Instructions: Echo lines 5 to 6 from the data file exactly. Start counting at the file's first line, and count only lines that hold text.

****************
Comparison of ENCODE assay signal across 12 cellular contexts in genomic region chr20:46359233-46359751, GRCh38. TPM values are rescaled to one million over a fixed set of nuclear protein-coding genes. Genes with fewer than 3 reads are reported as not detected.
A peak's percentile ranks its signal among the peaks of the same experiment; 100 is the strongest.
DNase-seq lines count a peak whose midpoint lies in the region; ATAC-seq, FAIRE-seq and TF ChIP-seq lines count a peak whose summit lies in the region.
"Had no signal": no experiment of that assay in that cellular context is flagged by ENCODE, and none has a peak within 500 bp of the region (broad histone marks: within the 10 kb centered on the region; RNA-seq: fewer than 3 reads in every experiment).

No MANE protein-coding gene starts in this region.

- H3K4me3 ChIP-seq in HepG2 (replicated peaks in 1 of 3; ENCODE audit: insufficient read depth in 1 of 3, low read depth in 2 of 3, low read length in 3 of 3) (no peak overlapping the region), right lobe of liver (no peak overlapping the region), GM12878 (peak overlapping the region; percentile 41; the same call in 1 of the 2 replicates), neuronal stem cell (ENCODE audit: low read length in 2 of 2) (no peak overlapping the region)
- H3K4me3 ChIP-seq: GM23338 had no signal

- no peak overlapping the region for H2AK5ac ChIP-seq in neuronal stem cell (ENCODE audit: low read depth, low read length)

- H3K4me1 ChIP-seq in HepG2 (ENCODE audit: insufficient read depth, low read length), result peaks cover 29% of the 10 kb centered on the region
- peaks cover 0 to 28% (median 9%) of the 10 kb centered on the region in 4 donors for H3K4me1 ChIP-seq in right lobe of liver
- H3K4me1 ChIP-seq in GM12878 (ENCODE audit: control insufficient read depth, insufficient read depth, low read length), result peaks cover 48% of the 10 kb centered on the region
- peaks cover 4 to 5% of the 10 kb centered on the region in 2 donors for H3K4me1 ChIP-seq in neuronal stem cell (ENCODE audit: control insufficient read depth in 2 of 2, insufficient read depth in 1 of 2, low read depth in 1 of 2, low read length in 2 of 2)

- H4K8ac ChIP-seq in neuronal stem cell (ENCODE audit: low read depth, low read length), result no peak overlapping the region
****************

No MANE protein-coding gene starts in this region.

- H3K4me3 ChIP-seq in HepG2 (replicated peaks in 1 of 3; ENCODE audit: insufficient read depth in 1 of 3, low read depth in 2 of 3, low read length in 3 of 3) (no peak overlapping the region), right lobe of liver (no peak overlapping the region), GM12878 (peak overlapping the region; percentile 41; the same call in 1 of the 2 replicates), neuronal stem cell (ENCODE audit: low read length in 2 of 2) (no peak overlapping the region)